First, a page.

Apple Crisp Re-do

A while back I made a couple of apple desserts and never got around to posting them. This one is a do over. Not that I thought the first time wasn’t great. I just made it again because it’s one of Charisse’s favorites. Aren’t I a sweet mommy? It’s a Weight Wathcers recipe and for sure lower in calories.

There are so many apple choices out there and although most recipes give suggestions for which one to use here’s a couple of ideas to get you started.

Jonagolds – These are more of a Jonathan/Golden Delicious hybrid. They have a firm flesh and a sweet yet tart taste. These beauties are great in pies.

Honeycrisps – The name implies that this apple is sweet, and it is. It’s also an all around good pick for anything from snacking to baking. Another great characteristic is that it retains most of its firmness. The downside is that they’re only available for a few months in the fall. Honeycrisps also play well with others, meaning you can combine them with other varieties.

Granny Smith – If there is an all-star in the apple lineup this variety is it. Granny Smith’s are one of the most popular and I have to admit my least favorite. They are used in more apple pies than any other. Maybe it’s their tart and tanginess that I don’t particularly care for. To get around all that tartness try pairing this one with a Golden Delicious or a Honeycrisp.

My two top apple faves for eating and baking are Fuji and Braeburn. The Fuji apple is a late-season apple so you can look for them to be around for a while. Just perfect for Thanksgiving baking. Fuji’s are most often used for snacking, salads and are totally terrific for sauces. Due to their natural sweetness they require little additional sugar. When I bake with them I do very little pre-cooking because they aren’t one of the firmest varieties. On the other hand, the Braeburn is a firm apple. I love it‘s dual taste of spicy and sweet. No worries about it losing it‘s shape either, it holds up well.

So there’s my take on the best of apples and here’s the link to the recipe I posted a couple of years ago. Stay tuned for an apple cake recipe that was off the hook!!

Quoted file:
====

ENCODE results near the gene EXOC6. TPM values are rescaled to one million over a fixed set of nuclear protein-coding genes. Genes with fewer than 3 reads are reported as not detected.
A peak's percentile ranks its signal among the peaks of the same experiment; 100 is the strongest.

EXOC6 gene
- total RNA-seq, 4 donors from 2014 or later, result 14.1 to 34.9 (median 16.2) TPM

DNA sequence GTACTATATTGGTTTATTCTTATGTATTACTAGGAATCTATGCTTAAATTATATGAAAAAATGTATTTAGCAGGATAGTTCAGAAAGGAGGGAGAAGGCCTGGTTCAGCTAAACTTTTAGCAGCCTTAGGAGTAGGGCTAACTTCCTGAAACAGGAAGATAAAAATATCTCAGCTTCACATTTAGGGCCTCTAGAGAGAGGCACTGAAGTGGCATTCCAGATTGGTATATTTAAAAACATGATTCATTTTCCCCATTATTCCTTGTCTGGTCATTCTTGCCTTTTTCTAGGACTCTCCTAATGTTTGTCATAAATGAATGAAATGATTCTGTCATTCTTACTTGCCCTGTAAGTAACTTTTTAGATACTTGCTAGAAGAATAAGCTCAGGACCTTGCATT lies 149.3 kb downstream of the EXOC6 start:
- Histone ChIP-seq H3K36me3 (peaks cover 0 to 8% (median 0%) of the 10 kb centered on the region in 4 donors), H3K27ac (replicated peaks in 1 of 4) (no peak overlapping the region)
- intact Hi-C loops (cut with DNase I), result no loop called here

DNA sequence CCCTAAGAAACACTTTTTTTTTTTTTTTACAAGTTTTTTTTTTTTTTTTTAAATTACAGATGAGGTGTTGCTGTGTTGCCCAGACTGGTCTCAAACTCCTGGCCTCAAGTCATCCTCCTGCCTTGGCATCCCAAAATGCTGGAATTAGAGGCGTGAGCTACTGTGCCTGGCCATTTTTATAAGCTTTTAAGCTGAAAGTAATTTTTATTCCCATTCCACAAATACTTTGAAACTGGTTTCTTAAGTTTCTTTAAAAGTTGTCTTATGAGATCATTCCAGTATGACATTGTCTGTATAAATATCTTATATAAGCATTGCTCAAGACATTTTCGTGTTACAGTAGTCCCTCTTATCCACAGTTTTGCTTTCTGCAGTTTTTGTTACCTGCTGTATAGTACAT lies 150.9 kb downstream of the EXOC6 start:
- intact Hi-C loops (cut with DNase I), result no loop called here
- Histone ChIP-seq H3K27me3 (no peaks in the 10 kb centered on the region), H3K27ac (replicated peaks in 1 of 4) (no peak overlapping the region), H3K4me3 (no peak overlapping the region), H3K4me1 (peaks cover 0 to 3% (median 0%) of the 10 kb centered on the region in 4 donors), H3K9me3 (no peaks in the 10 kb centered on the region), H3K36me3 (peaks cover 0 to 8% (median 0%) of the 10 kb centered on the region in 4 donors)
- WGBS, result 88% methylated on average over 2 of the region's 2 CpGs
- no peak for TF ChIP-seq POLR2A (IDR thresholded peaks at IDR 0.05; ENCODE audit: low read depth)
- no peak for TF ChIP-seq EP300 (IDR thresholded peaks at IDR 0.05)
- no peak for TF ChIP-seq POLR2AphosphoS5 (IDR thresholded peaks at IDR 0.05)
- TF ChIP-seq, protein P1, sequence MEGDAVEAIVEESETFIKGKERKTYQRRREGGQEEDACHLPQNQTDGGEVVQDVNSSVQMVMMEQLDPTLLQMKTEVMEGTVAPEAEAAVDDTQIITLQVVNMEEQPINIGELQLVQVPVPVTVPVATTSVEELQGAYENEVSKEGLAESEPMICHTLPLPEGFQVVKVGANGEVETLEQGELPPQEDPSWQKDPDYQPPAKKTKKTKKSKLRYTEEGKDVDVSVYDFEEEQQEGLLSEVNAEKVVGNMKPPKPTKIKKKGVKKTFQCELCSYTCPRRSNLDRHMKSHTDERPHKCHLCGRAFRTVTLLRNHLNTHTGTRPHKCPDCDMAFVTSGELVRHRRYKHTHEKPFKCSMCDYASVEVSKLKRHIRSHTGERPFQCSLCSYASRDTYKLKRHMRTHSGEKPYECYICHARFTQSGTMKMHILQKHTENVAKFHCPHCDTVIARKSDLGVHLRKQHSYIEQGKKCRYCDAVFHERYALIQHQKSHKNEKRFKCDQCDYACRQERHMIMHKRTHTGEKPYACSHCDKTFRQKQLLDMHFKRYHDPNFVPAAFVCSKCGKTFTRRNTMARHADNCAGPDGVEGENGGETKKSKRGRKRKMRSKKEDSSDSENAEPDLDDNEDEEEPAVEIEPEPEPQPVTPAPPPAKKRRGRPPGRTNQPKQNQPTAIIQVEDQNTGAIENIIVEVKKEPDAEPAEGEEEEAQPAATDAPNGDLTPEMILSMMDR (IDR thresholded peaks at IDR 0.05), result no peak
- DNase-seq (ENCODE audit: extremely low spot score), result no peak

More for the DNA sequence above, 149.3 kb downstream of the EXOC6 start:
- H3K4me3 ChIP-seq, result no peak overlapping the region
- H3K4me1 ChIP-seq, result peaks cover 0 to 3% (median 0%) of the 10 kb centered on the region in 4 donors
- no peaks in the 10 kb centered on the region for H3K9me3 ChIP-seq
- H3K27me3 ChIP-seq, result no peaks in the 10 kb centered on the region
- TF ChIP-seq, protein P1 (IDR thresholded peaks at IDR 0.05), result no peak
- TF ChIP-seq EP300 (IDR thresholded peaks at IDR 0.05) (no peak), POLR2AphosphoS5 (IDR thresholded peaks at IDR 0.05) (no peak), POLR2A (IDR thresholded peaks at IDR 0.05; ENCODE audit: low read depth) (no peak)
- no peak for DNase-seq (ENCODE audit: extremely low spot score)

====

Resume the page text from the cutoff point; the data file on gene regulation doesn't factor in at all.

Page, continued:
Apple Torte

So we got the diva off to school yesterday. She was quite happy to return and reclaim the friends she was sure someone was stealing. Never mind learning and getting caught up, nooo our future homecoming queen had to retain her social standing. Gotta love her! I’d been eyeing this Apple Torte for a long time. It was to be another attempt at giving The Apple Crisp Queen another option. She was excited, at first. For some strange reason she assumed that it was a healthy recipe. Now with that amount of butter sunshine. Honestly, I don’t know which aroma was more dominant, the butter or the apples. Sorry about that sunshine.

I really wish I’d read the reviews before I finished this cake. They weren’t bad, however it may have led me to do what I thought would be best and that was to line the bottom of the pan with parchment paper. This cake is so buttery and so good and the lemon zest gives it just enough oomph to make your taste buds happy. However, it clung to the pan as tight as jeans fresh from the dryer. Looking at the pictures you’ll see that it bears no resemblance to a torte at all. Do you think we cared? Not one bit! I would like to see it in torte form so I will make it again. It almost taste like a bread pudding, and did I tell you how buttery it is? So glad I’m up to date with my cholesterol medicine.

Buttery Apple Torte Recipe – adapted from Simply Recipes
1/2 cup plus 1 Tbsp of unsalted butter
3 Renette or Golden Delicious apples, peeled, cored, and cut into slices 1/4 inch thick
2/3 cup all-purpose flour
½ tsp baking powder
½ tsp salt
2 whole eggs, plus 1 egg yolk
1 tsp vanilla extract
1 cup granulated sugar
½ tsp grated lemon zest
Confectioners’ sugar (optional)

I’ve never heard of a Renette apple and mostly by Fuji so that’s what I used. I’m also hooked on vanilla paste these days so that was my choice rather than the extract. Those were my only two changes this time around.